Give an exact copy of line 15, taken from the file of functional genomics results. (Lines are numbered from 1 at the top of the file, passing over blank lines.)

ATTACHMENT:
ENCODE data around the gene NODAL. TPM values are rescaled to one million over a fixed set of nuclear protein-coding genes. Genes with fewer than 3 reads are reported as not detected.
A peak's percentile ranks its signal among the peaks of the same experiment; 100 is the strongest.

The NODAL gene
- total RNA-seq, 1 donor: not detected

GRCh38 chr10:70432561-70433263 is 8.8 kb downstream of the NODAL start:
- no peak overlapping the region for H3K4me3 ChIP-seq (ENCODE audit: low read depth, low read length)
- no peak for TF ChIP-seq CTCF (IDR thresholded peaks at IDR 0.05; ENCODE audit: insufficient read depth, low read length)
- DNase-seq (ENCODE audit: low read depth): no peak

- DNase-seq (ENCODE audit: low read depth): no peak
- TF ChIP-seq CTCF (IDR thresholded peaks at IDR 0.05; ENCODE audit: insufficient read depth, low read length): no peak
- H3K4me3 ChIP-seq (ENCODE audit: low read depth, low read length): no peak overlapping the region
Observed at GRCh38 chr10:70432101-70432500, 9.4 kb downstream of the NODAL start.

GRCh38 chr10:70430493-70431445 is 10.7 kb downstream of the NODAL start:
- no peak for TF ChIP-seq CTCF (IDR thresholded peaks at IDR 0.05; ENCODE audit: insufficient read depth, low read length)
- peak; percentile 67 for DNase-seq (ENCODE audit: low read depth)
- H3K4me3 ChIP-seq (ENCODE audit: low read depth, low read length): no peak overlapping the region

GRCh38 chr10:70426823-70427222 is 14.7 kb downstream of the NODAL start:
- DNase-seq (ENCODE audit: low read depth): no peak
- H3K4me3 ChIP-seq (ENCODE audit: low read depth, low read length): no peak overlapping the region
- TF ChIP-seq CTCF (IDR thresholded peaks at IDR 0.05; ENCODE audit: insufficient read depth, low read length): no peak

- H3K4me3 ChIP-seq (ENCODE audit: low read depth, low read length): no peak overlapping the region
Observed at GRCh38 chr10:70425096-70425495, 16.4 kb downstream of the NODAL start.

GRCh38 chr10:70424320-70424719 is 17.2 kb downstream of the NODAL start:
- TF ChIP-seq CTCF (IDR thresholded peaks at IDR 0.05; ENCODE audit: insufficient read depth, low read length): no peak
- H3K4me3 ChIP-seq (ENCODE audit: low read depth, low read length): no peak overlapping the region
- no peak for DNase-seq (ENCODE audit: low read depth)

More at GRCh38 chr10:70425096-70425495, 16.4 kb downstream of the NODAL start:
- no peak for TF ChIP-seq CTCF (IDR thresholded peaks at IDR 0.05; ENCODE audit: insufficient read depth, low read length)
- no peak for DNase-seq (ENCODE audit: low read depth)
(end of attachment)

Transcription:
- peak; percentile 67 for DNase-seq (ENCODE audit: low read depth)